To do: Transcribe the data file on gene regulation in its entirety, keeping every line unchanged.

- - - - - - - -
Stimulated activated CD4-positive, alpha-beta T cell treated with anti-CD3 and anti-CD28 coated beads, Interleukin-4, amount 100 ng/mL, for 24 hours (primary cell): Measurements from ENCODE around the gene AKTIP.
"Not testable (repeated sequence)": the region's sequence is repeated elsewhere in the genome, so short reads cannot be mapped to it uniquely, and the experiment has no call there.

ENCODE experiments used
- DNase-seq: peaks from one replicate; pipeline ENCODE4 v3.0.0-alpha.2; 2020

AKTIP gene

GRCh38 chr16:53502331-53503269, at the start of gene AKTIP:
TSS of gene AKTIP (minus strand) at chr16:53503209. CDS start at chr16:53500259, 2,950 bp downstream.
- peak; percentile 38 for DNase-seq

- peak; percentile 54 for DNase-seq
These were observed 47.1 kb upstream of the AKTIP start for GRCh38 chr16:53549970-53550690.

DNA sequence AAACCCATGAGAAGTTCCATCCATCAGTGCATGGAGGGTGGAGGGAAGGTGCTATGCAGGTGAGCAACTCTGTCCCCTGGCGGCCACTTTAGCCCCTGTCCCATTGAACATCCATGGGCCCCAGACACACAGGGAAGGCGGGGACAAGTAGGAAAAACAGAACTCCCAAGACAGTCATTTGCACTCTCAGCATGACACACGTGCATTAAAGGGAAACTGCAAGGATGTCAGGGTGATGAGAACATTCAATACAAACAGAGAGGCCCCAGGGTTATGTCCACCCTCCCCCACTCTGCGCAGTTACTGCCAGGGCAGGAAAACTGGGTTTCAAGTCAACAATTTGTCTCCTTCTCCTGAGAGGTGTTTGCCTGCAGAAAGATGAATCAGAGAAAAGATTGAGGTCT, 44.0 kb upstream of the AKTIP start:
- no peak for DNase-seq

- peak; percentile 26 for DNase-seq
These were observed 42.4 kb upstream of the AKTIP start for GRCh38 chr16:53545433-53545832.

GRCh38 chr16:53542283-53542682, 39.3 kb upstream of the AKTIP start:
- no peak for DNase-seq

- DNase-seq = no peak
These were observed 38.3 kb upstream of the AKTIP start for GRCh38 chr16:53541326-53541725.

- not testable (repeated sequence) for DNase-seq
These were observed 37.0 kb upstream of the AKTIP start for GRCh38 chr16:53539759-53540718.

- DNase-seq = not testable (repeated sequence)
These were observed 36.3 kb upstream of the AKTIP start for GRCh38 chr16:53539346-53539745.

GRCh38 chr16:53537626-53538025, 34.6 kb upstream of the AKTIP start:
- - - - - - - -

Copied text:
Stimulated activated CD4-positive, alpha-beta T cell treated with anti-CD3 and anti-CD28 coated beads, Interleukin-4, amount 100 ng/mL, for 24 hours (primary cell): Measurements from ENCODE around the gene AKTIP.
"Not testable (repeated sequence)": the region's sequence is repeated elsewhere in the genome, so short reads cannot be mapped to it uniquely, and the experiment has no call there.

ENCODE experiments used
- DNase-seq: peaks from one replicate; pipeline ENCODE4 v3.0.0-alpha.2; 2020

AKTIP gene

GRCh38 chr16:53502331-53503269, at the start of gene AKTIP:
TSS of gene AKTIP (minus strand) at chr16:53503209. CDS start at chr16:53500259, 2,950 bp downstream.
- peak; percentile 38 for DNase-seq

- peak; percentile 54 for DNase-seq
These were observed 47.1 kb upstream of the AKTIP start for GRCh38 chr16:53549970-53550690.

DNA sequence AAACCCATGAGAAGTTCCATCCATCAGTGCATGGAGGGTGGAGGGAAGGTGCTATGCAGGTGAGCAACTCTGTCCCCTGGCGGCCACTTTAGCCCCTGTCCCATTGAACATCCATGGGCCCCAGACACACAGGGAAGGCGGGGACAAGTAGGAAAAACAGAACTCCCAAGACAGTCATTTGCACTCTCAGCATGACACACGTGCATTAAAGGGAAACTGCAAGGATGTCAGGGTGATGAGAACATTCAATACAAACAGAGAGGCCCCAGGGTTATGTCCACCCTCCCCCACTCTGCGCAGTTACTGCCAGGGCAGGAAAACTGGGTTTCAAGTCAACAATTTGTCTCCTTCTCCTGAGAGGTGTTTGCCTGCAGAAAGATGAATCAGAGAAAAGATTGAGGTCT, 44.0 kb upstream of the AKTIP start:
- no peak for DNase-seq

- peak; percentile 26 for DNase-seq
These were observed 42.4 kb upstream of the AKTIP start for GRCh38 chr16:53545433-53545832.

GRCh38 chr16:53542283-53542682, 39.3 kb upstream of the AKTIP start:
- no peak for DNase-seq

- DNase-seq = no peak
These were observed 38.3 kb upstream of the AKTIP start for GRCh38 chr16:53541326-53541725.

- not testable (repeated sequence) for DNase-seq
These were observed 37.0 kb upstream of the AKTIP start for GRCh38 chr16:53539759-53540718.

- DNase-seq = not testable (repeated sequence)
These were observed 36.3 kb upstream of the AKTIP start for GRCh38 chr16:53539346-53539745.

GRCh38 chr16:53537626-53538025, 34.6 kb upstream of the AKTIP start: